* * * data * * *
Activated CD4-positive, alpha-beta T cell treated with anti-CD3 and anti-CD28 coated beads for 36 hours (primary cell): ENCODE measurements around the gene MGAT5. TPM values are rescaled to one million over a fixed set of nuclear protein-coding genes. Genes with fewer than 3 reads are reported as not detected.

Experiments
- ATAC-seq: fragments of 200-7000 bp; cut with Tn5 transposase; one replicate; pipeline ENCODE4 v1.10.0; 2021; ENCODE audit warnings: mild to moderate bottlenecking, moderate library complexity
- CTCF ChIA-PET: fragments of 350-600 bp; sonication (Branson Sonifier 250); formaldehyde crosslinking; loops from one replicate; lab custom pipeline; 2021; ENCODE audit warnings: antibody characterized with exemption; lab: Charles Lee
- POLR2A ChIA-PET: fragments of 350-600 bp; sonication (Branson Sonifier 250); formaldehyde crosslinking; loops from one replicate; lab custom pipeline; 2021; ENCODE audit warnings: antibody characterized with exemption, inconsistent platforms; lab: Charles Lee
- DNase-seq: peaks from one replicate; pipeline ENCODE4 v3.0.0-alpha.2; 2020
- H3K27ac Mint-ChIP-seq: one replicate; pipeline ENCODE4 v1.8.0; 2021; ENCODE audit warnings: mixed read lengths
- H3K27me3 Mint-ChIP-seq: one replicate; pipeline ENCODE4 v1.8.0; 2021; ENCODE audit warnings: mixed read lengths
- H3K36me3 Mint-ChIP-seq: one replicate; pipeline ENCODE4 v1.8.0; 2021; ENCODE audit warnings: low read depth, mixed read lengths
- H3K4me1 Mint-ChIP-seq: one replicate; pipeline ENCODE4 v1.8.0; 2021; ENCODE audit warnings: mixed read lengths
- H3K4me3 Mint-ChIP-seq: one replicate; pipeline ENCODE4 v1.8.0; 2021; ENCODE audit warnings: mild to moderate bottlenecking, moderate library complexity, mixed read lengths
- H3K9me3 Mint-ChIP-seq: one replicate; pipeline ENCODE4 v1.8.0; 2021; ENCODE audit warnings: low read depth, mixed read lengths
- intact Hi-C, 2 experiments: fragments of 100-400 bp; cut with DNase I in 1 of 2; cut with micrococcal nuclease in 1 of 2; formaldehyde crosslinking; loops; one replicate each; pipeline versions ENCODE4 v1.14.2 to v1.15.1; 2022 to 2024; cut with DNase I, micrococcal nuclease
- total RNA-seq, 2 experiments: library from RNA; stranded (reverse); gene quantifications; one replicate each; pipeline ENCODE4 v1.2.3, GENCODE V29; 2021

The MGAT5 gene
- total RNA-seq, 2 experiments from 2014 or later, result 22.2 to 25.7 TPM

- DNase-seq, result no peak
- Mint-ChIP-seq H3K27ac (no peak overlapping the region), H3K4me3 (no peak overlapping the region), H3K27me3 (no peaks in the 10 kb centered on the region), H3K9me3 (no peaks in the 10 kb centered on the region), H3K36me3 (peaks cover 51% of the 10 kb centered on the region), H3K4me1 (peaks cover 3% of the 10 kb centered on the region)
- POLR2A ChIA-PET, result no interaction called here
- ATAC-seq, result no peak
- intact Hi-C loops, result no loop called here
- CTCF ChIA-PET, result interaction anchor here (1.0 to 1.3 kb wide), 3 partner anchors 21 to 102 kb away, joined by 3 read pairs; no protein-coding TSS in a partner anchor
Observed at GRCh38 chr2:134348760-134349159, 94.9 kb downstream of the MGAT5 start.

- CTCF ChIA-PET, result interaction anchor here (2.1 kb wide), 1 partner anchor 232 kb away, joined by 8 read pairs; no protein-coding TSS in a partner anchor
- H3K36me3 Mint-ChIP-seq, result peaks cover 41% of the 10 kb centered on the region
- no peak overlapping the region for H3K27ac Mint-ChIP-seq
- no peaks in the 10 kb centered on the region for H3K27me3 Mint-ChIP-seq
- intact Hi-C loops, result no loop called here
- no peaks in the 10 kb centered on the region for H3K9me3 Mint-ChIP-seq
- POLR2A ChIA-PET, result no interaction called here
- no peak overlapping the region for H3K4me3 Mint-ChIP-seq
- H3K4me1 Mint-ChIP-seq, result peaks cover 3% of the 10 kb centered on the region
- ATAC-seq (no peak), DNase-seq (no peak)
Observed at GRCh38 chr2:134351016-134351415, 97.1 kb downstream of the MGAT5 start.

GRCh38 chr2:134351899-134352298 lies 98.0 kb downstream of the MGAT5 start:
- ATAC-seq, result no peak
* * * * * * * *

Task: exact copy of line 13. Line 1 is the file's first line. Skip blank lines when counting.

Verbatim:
- intact Hi-C, 2 experiments: fragments of 100-400 bp; cut with DNase I in 1 of 2; cut with micrococcal nuclease in 1 of 2; formaldehyde crosslinking; loops; one replicate each; pipeline versions ENCODE4 v1.14.2 to v1.15.1; 2022 to 2024; cut with DNase I, micrococcal nuclease